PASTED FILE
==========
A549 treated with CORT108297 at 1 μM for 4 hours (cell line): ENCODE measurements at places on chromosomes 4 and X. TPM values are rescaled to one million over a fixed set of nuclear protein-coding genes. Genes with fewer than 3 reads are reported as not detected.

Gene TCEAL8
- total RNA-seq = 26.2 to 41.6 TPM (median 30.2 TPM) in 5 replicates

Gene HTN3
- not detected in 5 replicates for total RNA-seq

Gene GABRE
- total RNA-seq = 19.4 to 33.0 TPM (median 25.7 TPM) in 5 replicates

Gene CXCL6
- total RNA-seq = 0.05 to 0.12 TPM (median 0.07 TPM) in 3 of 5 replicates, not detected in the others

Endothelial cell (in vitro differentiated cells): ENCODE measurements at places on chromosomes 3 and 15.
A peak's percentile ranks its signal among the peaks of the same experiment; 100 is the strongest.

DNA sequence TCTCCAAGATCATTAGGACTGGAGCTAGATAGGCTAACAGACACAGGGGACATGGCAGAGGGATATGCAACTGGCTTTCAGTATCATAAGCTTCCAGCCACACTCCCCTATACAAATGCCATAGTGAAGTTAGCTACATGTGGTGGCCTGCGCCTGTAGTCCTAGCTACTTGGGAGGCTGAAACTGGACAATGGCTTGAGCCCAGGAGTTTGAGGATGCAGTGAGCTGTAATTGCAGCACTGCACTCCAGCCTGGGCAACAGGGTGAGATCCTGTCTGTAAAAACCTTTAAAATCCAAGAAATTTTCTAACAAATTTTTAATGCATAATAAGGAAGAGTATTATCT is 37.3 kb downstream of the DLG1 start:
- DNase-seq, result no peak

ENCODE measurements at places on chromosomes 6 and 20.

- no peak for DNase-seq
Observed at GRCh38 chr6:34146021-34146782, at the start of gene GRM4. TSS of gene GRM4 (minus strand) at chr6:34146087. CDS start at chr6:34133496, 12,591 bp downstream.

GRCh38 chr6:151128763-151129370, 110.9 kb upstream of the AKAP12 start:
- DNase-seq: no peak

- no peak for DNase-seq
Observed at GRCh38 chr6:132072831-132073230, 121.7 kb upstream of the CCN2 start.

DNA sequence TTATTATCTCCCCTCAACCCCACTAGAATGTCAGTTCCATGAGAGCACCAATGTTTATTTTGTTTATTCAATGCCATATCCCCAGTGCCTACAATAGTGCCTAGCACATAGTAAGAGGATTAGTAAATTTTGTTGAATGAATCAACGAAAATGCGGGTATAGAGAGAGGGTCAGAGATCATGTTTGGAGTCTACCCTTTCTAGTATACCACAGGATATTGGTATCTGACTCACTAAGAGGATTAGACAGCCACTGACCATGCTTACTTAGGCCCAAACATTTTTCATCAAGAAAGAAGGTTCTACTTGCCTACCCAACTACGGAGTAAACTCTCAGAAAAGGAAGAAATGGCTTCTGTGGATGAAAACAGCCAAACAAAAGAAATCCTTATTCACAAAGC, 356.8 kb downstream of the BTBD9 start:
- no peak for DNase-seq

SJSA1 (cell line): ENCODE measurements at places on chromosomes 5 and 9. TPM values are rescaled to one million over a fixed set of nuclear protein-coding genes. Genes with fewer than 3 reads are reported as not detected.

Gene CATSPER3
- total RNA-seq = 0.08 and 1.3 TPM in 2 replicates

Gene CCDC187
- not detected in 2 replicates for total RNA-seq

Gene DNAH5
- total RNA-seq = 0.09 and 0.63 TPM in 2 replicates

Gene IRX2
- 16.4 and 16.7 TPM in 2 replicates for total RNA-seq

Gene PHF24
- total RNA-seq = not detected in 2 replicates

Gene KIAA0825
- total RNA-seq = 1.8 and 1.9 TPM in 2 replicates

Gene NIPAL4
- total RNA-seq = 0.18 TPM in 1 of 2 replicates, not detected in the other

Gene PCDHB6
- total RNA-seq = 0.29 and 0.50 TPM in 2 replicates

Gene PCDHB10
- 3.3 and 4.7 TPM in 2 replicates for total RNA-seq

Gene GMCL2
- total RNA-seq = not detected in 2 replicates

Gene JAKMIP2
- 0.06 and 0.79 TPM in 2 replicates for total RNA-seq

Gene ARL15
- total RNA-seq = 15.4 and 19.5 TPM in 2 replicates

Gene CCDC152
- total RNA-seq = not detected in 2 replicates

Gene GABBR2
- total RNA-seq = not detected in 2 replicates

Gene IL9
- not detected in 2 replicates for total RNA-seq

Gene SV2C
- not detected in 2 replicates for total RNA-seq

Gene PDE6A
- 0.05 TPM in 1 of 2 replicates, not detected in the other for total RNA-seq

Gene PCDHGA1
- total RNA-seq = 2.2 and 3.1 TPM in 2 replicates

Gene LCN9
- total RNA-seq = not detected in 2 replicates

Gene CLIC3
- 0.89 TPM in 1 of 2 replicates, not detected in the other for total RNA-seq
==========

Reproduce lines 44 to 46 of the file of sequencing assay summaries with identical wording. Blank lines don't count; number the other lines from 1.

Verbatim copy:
Gene JAKMIP2
- 0.06 and 0.79 TPM in 2 replicates for total RNA-seq

Gene ARL15